Portsmouth: New Measures To Ease A&E Pressure
16 January 2015, 07:25 | Updated: 30 March 2016, 13:50
Opening hours have been further extended at the St Mary’s NHS Treatment Centre in Portsmouth, to help ease pressure on A&E.
The local NHS hopes the move will help the Emergency Department at Queen Alexandra Hospital (QA) as high numbers of patients continue to report there, including many who may be seen faster and just as appropriately at other NHS settings.
The St Mary’s NHS Treatment Centre will open from 7.30am to 11pm now until Tuesday 20 January. It normally closes at 10pm.
Before Christmas, its opening hours were temporarily extended but the NHS has decided to continue the move. The centre is run by Care UK and caters for minor injuries and minor illnesses.
Nurses from Care UK have also worked in the Emergency Department to increase the number of staff available to speed up the flow of patients.
Two nurses from the company have already worked six-hour shifts for three days this year, and are due to return to QA from 8pm to 2am tonight (Friday).
Richard Samuel, speaking on behalf of the GP-led three clinical commissioning groups in Portsmouth and south east Hampshire, said:
“We would yet again remind people that the Emergency Department is just that – for emergency cases only.
“It is not for patients with minor illnesses or injuries who could be seen very appropriately elsewhere, such as the St Mary’s Treatment Centre or the Minor Injuries Units in Gosport or Petersfield.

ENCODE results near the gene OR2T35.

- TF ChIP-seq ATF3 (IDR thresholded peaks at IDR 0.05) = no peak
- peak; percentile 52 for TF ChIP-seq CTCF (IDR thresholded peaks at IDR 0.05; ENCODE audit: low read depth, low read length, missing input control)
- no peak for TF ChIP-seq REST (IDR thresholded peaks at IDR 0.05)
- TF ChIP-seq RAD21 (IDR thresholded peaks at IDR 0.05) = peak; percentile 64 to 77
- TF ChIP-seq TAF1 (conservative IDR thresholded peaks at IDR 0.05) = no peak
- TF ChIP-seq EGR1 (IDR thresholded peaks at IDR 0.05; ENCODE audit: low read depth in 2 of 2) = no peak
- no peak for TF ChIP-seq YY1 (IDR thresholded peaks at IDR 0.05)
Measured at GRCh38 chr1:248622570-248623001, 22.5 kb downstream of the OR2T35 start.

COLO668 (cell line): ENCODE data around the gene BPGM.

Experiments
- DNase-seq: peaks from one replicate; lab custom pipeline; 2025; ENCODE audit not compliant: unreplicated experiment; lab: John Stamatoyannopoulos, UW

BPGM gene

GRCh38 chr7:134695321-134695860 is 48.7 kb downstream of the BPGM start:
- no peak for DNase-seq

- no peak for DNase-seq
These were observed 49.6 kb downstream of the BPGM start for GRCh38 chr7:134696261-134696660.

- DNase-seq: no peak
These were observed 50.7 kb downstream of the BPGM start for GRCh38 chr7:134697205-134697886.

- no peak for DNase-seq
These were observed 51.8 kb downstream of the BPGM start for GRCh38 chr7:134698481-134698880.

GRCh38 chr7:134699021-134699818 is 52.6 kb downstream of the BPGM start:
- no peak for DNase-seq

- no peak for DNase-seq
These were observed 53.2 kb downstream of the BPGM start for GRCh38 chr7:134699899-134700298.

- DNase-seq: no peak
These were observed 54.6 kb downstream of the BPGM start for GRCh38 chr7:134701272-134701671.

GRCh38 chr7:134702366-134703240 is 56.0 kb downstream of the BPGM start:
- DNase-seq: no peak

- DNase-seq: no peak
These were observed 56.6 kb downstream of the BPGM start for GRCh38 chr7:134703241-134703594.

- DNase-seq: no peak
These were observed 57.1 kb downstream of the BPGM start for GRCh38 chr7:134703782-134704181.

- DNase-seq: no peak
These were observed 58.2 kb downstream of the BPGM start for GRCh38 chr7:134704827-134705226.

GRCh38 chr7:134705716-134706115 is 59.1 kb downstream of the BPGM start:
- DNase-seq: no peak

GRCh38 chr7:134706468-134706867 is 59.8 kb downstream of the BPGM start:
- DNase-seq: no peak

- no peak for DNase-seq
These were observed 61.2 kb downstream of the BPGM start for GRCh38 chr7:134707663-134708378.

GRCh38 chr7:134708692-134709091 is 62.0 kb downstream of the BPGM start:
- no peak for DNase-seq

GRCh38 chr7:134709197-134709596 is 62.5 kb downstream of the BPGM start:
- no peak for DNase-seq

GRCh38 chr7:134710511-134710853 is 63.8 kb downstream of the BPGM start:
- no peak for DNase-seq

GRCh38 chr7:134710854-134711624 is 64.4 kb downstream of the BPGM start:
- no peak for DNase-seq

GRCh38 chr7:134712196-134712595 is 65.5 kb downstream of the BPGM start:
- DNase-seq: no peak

“We are very grateful for the support that Care UK is giving us both in terms of its extended opening hours and the extra staffing. The treatment centre is an excellent facility with extra capacity to take more patients. Patients whose conditions are not serious are far more likely to be seen faster than they would at QA, where priority has to be given to the more serious cases.”
Patients arriving at ED will be seen by medical staff in the usual way, assessed, and the less serious cases will be asked if they would consider going to the treatment centre instead. But they can remain at QA if they prefer.
Anyone seeking advice for an injury or illness, or who is unsure about the best place for them to get help or advice, can call the NHS 111 service. Community pharmacies are also a great resource for advice and information.
St Mary’s can deal with all minor injuries and illnesses, including cuts, bumps and grazes, burns, strains, sprains, bites, ear, throat and minor skin infections, eye conditions, stomach pains and suspected fractures.